Tentatively, ISRO has lined up the Internet user-friendly GSAT-19 for launch around May; GSAT-17 around June; GSAT-6A, which like GSAT-6, is for the Defence forces, in September; and its largest 5,000-plus GSAT-11 around December. GSAT-17 and GSAT-11 will be launched on the European Ariane launcher.
After INSAT-4CR was moved to a new orbital slot a few months ago, its efficiency has been improved and a little extra capacity created for select use, he said.
NRDC Meritorious Invention Awards were presented by the Minister for Science & Technology Dr. Harsh
March 25, 2017 (New Delhi)
The Minister for Science & Technology Dr. Harsh Vardhan has said that the Prime Minister has a lot of confidence in the youth to give the country a great advantage now. Speaking after presenting the Meritorious Invention Awards of National Research Development Corporation(NRDC) in New Delhi today, he said that in this context the Prime Minister looks forward for a new India by 2022. The Minister said that due to demographic dividend of the country, the next 5-10 years are expected to be a kind of golden era for the country. He urged all to move with a great self-confidence and zeal to achieve the glory that is due for India. He said that there is a need for greater innovation in institutes like NRDC.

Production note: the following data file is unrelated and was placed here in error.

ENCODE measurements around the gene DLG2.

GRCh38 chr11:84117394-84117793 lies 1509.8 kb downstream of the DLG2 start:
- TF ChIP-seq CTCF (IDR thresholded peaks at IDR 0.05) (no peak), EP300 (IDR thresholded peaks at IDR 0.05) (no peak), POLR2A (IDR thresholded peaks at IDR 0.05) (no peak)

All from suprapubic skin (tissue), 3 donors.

Secretary, DSIR and DG, CSIR Dr. Girish Sahni, said that the NRDC with its good track record should further forge ahead to be a leader for taking the technology to the people particularly that which do not have sufficient financial support.
The National Research Development Corporation (An Enterprise of DSIR, Ministry of Science and Tech., Govt. of India) was organising its 43rd NRDC Meritorious Invention Awards Ceremony & Conference on "Leveraging Innovation Ecosystem for Accelerating Startups".
The aim of the event is to encourage the inventiveness and inculcate the spirit of invention in the country by giving them awards for meritorious activities in various fields. Various stakeholders, including governments and the scientific and academic communities, were present on this occasion.